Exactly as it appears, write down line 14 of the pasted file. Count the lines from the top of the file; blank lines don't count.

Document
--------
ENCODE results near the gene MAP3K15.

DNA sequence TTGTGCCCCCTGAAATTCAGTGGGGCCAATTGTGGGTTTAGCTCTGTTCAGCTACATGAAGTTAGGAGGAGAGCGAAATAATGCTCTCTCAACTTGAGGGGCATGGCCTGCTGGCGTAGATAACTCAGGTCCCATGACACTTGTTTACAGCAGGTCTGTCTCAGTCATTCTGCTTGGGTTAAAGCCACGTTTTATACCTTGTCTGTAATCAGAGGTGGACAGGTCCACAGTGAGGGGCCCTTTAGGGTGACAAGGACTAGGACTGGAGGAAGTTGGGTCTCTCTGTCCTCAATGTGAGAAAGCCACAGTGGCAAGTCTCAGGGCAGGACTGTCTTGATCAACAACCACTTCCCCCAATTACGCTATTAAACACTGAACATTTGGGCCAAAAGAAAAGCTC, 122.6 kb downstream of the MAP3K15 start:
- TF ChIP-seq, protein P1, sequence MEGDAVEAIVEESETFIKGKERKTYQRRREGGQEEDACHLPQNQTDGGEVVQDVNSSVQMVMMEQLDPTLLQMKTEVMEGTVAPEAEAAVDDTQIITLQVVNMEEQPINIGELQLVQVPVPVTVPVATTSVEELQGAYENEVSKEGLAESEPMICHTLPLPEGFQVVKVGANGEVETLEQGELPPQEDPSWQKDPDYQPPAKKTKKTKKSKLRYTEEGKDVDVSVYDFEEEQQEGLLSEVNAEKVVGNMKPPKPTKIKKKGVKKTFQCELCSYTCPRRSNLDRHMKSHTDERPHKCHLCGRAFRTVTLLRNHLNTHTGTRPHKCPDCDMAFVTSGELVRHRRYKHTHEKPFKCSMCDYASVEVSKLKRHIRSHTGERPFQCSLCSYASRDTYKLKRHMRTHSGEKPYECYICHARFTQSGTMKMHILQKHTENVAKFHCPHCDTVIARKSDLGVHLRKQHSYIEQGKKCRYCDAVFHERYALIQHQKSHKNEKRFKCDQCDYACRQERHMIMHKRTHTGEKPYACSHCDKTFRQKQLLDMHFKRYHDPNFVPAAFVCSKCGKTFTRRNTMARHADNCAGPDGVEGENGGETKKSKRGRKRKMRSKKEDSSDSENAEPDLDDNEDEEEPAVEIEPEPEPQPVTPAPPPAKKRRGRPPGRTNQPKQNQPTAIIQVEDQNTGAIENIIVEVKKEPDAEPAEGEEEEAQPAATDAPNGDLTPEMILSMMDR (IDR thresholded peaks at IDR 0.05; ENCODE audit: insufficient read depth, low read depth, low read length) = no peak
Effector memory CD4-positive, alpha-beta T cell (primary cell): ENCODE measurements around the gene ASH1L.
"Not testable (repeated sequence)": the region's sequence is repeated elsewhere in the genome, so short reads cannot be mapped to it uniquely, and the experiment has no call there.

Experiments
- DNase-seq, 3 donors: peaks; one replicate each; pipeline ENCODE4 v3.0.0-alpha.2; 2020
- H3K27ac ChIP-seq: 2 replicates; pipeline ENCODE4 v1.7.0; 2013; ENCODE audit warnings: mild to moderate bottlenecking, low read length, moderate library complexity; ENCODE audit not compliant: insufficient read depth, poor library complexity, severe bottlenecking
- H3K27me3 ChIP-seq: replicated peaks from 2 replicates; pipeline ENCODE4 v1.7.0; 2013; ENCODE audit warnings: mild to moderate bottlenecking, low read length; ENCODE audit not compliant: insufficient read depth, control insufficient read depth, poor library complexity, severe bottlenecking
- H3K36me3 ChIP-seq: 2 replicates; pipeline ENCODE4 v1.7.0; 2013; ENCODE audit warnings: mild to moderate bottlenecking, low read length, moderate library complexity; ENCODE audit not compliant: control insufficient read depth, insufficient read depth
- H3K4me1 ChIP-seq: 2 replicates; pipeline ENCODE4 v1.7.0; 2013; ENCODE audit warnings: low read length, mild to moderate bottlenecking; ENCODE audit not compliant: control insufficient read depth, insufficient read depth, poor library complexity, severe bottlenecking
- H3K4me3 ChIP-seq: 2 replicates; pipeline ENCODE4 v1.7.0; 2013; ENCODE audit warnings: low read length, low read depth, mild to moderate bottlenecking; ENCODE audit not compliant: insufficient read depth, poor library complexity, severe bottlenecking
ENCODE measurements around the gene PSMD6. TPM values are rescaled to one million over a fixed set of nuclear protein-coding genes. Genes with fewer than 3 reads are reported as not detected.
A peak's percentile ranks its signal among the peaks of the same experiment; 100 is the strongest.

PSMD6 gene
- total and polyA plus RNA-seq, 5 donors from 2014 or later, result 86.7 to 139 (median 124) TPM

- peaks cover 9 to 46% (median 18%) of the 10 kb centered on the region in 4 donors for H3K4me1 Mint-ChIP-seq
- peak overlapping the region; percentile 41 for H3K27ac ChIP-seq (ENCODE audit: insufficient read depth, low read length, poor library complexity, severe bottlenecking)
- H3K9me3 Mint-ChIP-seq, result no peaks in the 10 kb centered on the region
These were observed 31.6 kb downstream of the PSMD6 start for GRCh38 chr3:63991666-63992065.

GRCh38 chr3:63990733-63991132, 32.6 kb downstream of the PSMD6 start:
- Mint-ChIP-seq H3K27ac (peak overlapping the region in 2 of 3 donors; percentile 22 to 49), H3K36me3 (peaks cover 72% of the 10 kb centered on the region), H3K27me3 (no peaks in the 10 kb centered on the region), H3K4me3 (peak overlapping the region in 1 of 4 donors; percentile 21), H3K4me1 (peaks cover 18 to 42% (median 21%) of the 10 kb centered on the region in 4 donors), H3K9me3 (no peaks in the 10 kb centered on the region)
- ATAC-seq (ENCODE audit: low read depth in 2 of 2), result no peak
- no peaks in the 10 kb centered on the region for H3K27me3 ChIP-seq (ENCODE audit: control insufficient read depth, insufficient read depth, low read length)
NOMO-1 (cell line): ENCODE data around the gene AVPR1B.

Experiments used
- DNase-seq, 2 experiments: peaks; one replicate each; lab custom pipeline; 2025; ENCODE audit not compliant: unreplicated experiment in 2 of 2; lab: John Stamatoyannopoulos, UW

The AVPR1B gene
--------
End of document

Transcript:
A peak's percentile ranks its signal among the peaks of the same experiment; 100 is the strongest.